NASA engineers said Oct. 30 they were not sure what caused two parachutes to fail following the test flight of the experimental Ares 1-X rocket, resulting in damage to the vehicle’s spent booster when it splashed into the Atlantic Ocean harder than planned.

“There was an indication we had a parachute problem,” said Bob Ess, NASA’s Ares 1-X mission manager. “Afterward, when we saw the parachutes we assumed, properly, that [the rocket] must have hit harder than it should have.”

While engineers are poring through data returned from test to learn what happened, Ess said they are not too worried.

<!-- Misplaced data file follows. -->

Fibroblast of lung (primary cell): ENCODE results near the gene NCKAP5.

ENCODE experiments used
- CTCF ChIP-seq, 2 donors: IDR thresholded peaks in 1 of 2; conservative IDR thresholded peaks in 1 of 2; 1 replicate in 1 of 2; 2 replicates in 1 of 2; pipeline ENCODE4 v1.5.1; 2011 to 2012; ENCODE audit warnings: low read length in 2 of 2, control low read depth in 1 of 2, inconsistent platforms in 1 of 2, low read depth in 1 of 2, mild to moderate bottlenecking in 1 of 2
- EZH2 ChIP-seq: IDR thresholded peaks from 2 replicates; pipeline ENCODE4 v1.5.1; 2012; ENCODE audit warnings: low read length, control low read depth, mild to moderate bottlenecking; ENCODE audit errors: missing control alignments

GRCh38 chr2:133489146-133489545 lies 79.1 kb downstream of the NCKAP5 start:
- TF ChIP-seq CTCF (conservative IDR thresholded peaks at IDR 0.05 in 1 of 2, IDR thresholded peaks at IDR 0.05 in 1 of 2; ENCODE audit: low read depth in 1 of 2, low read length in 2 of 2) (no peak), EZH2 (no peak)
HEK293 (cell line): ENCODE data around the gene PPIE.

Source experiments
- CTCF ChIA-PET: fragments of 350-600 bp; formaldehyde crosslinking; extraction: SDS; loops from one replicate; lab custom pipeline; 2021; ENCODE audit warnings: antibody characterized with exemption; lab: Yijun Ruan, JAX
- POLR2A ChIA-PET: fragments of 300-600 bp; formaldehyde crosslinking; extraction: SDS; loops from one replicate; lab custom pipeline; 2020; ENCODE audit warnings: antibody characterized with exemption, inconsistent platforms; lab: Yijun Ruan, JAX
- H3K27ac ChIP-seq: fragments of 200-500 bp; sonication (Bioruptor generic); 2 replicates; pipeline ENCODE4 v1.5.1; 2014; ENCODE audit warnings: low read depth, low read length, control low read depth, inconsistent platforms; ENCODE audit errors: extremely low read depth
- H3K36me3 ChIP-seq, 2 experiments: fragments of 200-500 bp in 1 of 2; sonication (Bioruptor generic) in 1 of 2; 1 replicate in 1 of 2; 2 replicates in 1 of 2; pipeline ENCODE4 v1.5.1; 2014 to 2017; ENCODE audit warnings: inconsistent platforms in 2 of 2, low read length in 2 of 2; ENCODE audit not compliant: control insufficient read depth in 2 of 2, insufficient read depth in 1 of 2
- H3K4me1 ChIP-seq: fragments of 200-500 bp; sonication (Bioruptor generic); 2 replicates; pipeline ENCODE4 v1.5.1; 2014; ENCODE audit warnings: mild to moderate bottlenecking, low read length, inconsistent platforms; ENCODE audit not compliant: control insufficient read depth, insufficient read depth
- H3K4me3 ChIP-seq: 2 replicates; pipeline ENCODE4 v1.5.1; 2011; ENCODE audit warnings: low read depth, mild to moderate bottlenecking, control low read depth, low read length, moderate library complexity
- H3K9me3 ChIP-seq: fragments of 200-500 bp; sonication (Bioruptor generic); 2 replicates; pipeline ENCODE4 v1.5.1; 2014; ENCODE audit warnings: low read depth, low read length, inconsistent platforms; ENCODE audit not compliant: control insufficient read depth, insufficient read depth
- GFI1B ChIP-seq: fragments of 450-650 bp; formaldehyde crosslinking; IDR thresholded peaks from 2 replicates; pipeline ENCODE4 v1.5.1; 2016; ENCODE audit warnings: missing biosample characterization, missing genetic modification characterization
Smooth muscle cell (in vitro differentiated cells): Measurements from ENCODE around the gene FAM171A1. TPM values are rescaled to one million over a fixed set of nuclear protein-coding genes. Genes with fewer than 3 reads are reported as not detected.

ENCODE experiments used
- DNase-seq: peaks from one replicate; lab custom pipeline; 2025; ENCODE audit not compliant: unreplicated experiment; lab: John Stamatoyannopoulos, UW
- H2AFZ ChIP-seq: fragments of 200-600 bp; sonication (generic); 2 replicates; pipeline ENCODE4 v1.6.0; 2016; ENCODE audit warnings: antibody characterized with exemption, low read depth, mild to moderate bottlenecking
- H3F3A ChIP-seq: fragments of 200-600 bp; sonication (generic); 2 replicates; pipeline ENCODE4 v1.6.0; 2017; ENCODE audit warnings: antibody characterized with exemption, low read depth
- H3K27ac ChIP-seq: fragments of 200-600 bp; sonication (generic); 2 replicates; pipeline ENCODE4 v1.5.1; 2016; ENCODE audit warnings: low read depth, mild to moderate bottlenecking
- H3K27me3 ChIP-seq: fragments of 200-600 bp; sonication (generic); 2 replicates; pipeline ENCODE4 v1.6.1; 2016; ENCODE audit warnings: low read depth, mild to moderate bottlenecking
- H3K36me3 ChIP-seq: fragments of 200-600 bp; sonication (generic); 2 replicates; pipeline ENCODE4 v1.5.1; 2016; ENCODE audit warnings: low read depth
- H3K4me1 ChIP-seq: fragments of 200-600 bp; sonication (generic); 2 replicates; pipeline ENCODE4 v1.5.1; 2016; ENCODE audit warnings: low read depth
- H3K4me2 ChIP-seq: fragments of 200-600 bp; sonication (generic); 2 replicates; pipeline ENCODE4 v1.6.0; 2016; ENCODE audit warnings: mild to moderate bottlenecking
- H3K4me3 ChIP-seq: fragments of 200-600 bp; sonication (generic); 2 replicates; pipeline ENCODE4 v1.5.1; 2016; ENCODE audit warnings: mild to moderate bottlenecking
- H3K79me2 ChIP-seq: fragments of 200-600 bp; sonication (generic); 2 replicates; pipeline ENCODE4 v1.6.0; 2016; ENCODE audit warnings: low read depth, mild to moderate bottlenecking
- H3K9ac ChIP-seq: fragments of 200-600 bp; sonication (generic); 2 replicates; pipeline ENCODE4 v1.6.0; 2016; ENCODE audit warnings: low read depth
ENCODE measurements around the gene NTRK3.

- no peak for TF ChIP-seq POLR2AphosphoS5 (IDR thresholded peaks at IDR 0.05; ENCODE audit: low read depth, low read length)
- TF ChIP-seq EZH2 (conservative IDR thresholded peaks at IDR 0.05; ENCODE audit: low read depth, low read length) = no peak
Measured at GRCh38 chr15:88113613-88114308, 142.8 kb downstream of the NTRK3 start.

“Damage to the booster is not really a concern to us,” he said. “We don’t plan on reusing it. We got the data and a good test of the parachutes.”

Ares 1-X, a suborbital prototype of the Ares 1 rocket NASA has been developing since 2005 to carry astronauts into orbit, lifted off Oct. 28 from Kennedy Space Center, Fla. During two minutes of powered flight, the 100-meter-tall rocket reached an altitude of 45 kilometers before its first stage — a four-segment solid rocket booster — separated from a dummy upper stage that tumbled into the ocean and sank as planned. But two of the three parachutes designed to gently lower the rocket’s first stage into the ocean malfunctioned, resulting in a harder-than-expected splashdown. Divers sent to recover the first stage took photos showing a giant dent near the base of the booster.